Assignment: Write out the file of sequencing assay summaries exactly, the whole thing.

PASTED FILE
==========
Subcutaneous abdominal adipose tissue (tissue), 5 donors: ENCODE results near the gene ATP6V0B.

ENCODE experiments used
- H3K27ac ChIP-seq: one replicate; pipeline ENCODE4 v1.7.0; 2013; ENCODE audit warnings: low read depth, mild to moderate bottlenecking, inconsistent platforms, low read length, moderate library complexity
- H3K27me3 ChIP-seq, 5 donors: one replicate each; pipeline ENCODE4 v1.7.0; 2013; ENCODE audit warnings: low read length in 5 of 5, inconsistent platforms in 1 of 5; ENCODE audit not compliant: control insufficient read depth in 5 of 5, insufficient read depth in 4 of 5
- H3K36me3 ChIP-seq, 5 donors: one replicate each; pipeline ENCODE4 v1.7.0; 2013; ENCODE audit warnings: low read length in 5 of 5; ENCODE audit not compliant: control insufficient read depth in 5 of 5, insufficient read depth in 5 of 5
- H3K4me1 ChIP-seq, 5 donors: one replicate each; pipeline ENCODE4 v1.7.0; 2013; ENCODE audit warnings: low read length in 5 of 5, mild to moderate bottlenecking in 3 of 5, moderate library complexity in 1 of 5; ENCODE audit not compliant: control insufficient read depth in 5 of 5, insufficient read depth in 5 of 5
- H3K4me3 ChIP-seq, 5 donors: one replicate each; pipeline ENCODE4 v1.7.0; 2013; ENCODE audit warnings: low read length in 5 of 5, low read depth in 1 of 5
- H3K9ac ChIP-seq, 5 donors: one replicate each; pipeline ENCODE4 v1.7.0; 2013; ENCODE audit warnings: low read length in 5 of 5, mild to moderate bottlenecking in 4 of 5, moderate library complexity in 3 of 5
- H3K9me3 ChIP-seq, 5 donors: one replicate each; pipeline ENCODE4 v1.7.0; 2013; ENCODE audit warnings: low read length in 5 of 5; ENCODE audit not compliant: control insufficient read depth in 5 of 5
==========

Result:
Subcutaneous abdominal adipose tissue (tissue), 5 donors: ENCODE results near the gene ATP6V0B.

ENCODE experiments used
- H3K27ac ChIP-seq: one replicate; pipeline ENCODE4 v1.7.0; 2013; ENCODE audit warnings: low read depth, mild to moderate bottlenecking, inconsistent platforms, low read length, moderate library complexity
- H3K27me3 ChIP-seq, 5 donors: one replicate each; pipeline ENCODE4 v1.7.0; 2013; ENCODE audit warnings: low read length in 5 of 5, inconsistent platforms in 1 of 5; ENCODE audit not compliant: control insufficient read depth in 5 of 5, insufficient read depth in 4 of 5
- H3K36me3 ChIP-seq, 5 donors: one replicate each; pipeline ENCODE4 v1.7.0; 2013; ENCODE audit warnings: low read length in 5 of 5; ENCODE audit not compliant: control insufficient read depth in 5 of 5, insufficient read depth in 5 of 5
- H3K4me1 ChIP-seq, 5 donors: one replicate each; pipeline ENCODE4 v1.7.0; 2013; ENCODE audit warnings: low read length in 5 of 5, mild to moderate bottlenecking in 3 of 5, moderate library complexity in 1 of 5; ENCODE audit not compliant: control insufficient read depth in 5 of 5, insufficient read depth in 5 of 5
- H3K4me3 ChIP-seq, 5 donors: one replicate each; pipeline ENCODE4 v1.7.0; 2013; ENCODE audit warnings: low read length in 5 of 5, low read depth in 1 of 5
- H3K9ac ChIP-seq, 5 donors: one replicate each; pipeline ENCODE4 v1.7.0; 2013; ENCODE audit warnings: low read length in 5 of 5, mild to moderate bottlenecking in 4 of 5, moderate library complexity in 3 of 5
- H3K9me3 ChIP-seq, 5 donors: one replicate each; pipeline ENCODE4 v1.7.0; 2013; ENCODE audit warnings: low read length in 5 of 5; ENCODE audit not compliant: control insufficient read depth in 5 of 5